One of the main advantages of tankless water heaters is they generate hot water when you need it. When you turn on the hot water faucet, the cold water moves through the pipes. This is where it’s heated via an electric element of a gas burner before flowing out of the faucet as hot water.
Despite their advantages, tankless water heaters have one major drawback: they limit water flow rate. On average, these heaters provide anywhere from 2 to 5 gallons of hot water per minute.
This isn’t enough if several people are using hot water at the same time. To meet the demand, you can install a couple of more tankless heaters around your home.
Solar Water Heaters
Solar heaters are energy-efficient and low-maintenance. Although, their initial installation cost can be quite high.
Another drawback is that if your hot water usage increases on cloudy days, you’ll need a backup system. This can be either a traditional tank heater or a tankless system.
The tanks on solar-powered heaters have different capacities than standard tank water heaters. They come in three main sizes:
- Small: 50 to 60-gallon tank, ideal for 1 – 3 people
- Medium: 80-gallon tank, ideal for 3 – 4 people
- Large: over 80 gallons, ideal for 4 – 6 people
How Can I Determine My Daily Water Consumption?
To make sure you’re getting the right-sized water heater for your home, you’ll have to do a bit of basic math. First, make a list of all the devices that use hot water in your home.
Now, let’s assume you’ll be using all these devices at the same time within an hour. This is what’s known as ‘peak hour demand.’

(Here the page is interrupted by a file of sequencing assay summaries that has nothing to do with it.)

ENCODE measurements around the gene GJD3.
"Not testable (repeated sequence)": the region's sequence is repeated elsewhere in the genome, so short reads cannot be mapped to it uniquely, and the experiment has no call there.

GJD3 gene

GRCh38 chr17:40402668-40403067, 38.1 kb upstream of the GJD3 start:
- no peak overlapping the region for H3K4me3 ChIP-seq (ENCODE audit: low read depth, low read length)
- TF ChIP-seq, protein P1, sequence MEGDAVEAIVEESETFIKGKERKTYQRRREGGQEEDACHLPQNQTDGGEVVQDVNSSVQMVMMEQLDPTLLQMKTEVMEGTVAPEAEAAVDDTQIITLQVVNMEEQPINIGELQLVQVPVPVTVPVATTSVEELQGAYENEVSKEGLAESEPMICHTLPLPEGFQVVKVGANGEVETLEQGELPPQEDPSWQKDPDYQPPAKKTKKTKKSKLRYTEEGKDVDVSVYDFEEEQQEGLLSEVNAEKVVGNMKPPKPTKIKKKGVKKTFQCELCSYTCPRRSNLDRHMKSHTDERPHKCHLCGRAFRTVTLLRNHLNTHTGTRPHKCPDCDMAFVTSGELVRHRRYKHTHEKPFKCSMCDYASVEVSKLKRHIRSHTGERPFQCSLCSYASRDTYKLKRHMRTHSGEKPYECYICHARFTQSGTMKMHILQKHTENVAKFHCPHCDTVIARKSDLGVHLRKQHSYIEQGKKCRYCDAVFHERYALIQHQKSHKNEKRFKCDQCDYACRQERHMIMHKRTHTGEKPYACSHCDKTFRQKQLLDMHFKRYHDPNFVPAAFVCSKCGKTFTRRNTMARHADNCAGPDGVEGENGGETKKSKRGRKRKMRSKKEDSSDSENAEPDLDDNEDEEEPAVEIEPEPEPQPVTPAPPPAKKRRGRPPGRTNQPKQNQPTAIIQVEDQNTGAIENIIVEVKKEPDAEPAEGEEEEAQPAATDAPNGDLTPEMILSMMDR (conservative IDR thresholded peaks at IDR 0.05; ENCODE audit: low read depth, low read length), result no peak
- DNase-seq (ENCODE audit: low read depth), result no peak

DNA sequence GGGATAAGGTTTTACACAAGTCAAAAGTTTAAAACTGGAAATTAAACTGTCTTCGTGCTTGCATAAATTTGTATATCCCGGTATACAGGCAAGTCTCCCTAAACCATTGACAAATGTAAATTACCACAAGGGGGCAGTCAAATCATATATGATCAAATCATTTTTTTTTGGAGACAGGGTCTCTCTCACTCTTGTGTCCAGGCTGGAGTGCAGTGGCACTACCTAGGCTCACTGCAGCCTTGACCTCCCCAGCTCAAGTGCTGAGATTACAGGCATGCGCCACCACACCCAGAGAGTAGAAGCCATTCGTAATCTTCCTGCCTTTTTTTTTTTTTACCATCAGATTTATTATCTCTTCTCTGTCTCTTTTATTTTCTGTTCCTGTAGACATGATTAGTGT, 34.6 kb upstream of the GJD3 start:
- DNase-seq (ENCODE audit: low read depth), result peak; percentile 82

Here’s a sample list:
- Shower/bath: 20 gallons
- Hands/face washing: 4 gallons
- Shave: 2 gallons
- Dishwashing by hand: 4 gallons
- Automatic dishwasher: 14 gallons
- Automatic clothes washing machine: 32 gallons
- Preparing food: 5 gallons
Let’s say during one hour, you run the washing machine, dishwasher, and shower at the same time. This means that you need a water heater with a first-hour rating (FHR) of 66 gallons per peak hour.
The FHR refers to the number of gallons of hot water the water heater can provide in a single hour. This is taking into account that the heater has a full tank of hot water. In the above example, the best option would be to get a 70 or 75-gallon tank heater.
Typically, the FHR can be found on the EnergyGuide sticker located on top of the water heater itself. You can also find it on the manufacturer’s site under the heater’s “performance” or “specifications” section.
Another factor you have to consider is the recovery rate of your water heater. This is the amount of water it can heat in an hour. The more your family depends on hot water, the higher the recovery rate needs to be.
Finding the right-sized water heater for your needs isn’t as difficult as it may seem. All you need to do is add up a few numbers to figure out how much hot water you need during a typical peak hour.
The next step is to pick the heater of your choice. Make sure it’s within a couple of gallons of your FHR. Also, don’t forget to factor in the recovery rate so you’re not left stuck without any hot water.
Once you’ve calculated these two numbers, you can breathe a sigh of relief. You’ve done all the hard work. Now, all you have to do is wait for the heater to be installed. Then, you can fill your tub with hot water and enjoy a nice, relaxing bath!